Breezy Point had naturally what states like Georgia and New Jersey have been spending money to develop – safe, walkable neighborhoods with homes friendly to arthritic bodies.
A survey AARP did in 2008 of Americans over age 50 showed more than half would like to walk, bike or use public transportation, but nearly 40 percent complained about a lack of sidewalks and safe crossings, bicycle lanes or safe places to catch the bus near their homes.
'A hidden little gem'
At Breezy Point, three of Campbell's cousins and a neighbor used to regularly look in on her, making sure she ate her meals and keeping her company. Now they're all displaced too.
David Friedman / NBC News file
Veets Pawlowicz, second from right, is aided by a gang of family, friends and even volunteering strangers as they clean up his mother-in-law Kathleen Campbell's house on Nov. 2, 2012, in Breezy Point.
“I feel like a lot of the neighbors looked out for each other. It was a very simple life. It was great,” Pawlowicz adds as she sets a cup of tea in front of her mother. “It’s all gone now.”
Pawlowicz, 41 and the mother of two girls aged 8 and 16, finds herself a member of the “sandwich generation” – trying to juggle her job as a nurse with raising children and caring for an elderly parent. On weekends she and her husband, Witold, make the hour-long drive to Breezy Point to try to rip out drywall and salvage what belongings they can in Campbell’s home. It’s not clear what it will take to rebuild.
“We have pumped out the basement like 35 times. Whatever happened with this storm, it shifted everything. Now it’s like it’s on a spring,” Pawlowicz says. Getting insurance sorted out has been a chore for many Breezy Point owners.
“I haven’t been back to see it yet. Please, God, let’s get back there,” Campbell says.
“Not now, Mom,” Pawlowicz answers gently. “It’s a ghost town.”
The seaside neighborhoods in the Rockaways are among the last to recover from Sandy. Breezy Point is nowhere close to being back to normal. Empty foundations yawn open on the blocks that burned. Elsewhere, houses remain shifted off their foundations. There is still no electricity, so almost everyone clears out as the sun sets. Breezy Point is the last New York neighborhood left without clean water.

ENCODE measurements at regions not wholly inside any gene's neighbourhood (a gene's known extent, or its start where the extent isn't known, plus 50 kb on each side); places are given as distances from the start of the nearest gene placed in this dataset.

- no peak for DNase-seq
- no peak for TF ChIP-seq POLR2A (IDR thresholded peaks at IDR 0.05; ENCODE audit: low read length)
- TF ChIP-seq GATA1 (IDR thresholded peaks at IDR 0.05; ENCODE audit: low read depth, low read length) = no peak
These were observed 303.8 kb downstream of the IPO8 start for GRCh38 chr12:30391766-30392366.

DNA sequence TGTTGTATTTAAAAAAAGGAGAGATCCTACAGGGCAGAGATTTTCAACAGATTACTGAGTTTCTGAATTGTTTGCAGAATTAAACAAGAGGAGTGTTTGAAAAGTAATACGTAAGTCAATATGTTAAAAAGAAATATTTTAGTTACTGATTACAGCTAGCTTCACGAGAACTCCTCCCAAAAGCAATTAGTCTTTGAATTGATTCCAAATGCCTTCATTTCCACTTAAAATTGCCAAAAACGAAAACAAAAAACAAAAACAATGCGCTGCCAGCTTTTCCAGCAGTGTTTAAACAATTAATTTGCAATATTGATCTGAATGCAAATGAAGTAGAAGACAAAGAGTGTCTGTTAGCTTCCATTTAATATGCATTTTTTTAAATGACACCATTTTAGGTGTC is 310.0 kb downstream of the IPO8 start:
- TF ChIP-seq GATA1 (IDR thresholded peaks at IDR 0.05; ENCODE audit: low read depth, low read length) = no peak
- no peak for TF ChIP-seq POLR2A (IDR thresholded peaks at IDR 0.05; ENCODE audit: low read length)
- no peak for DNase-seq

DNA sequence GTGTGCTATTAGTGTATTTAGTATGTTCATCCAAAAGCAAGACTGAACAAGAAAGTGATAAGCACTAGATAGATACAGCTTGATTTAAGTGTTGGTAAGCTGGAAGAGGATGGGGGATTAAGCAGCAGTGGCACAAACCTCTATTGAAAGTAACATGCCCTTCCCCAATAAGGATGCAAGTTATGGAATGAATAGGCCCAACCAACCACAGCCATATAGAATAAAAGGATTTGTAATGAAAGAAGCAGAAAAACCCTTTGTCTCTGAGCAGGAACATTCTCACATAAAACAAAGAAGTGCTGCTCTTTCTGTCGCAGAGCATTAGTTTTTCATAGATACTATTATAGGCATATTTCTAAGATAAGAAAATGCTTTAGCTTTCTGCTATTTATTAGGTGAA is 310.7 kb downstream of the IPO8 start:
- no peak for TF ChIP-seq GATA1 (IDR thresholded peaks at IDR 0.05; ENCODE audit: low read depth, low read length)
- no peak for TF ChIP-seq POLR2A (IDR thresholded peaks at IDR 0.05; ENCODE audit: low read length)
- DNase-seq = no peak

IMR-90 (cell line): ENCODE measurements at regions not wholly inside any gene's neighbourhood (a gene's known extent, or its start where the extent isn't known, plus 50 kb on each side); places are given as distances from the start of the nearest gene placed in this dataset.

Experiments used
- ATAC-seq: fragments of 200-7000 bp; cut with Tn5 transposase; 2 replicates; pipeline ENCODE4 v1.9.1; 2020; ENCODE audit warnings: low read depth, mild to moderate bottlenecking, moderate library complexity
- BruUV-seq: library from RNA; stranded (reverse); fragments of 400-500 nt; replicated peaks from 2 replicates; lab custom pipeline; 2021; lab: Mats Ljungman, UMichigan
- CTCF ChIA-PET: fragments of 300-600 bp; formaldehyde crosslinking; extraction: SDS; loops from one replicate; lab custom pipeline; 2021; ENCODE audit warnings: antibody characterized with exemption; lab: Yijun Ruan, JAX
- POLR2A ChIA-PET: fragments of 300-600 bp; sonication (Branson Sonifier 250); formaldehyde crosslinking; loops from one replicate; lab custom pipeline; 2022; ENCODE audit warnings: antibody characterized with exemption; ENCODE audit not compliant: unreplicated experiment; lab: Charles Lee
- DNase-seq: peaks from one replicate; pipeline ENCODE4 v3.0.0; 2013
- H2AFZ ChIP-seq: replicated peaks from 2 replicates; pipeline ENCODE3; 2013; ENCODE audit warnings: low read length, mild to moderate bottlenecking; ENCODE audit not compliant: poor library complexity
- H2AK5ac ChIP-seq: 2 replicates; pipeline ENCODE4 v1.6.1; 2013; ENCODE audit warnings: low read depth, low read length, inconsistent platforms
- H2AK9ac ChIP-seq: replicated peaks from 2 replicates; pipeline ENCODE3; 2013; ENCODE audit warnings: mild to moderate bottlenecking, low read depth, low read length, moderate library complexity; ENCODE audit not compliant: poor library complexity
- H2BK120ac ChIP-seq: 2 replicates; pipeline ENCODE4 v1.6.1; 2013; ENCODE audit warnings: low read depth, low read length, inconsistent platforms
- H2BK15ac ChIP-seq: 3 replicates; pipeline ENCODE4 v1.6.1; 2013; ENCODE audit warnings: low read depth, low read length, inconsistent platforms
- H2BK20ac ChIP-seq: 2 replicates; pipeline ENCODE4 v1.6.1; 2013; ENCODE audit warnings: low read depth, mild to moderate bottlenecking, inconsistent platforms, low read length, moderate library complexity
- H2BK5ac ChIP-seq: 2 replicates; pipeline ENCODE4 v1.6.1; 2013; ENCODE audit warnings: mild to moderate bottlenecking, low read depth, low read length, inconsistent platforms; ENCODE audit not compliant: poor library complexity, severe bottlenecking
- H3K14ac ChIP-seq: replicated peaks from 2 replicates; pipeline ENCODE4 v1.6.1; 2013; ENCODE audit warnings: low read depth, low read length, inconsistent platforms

Like Campbell, many long to go back home. But for seniors, that will be especially hard, even with family support. “It is going to be tough for an elderly person living alone in a badly damaged home to get that home restored,” says New York’s health commissioner, Dr. Thomas Farley.
Curran tries to remain in touch with the seniors who are now scattered to new homes. They're resilient, he says, but "late in life it’s a big adjustment that folks are making.”
Just as they found their own solution when the community was whole, the elderly of Breezy Point have found their own solutions to being homeless. “Most people were able to find a family member or a friend they could move in with and have their needs met,” says Curran, who now commutes himself to attend to his duties at St. Thomas More.
Many families don’t want to talk publicly any more about their situations – a man who moved his elderly father to Dallas, a family who brought their aging parents to Long Island. “I was just talking to a couple – they took their parents in, they are safe,” says Curran. “But they are 85-plus and this is the first time they have ever lived in an apartment.”
Campbell misses the beach, but she doesn’t complain. “We’re on top of the hill,” she says, smiling as she gazes around her daughter’s antique-filled home. “It’s beautiful.” But she mentions again that she misses her tricycle.
“I always say everyone should have a touch of dementia during a disaster,” says Pawlowicz. “The best thing about dementia – my mother laughs. We have been able to cry a little bit, but nobody died.”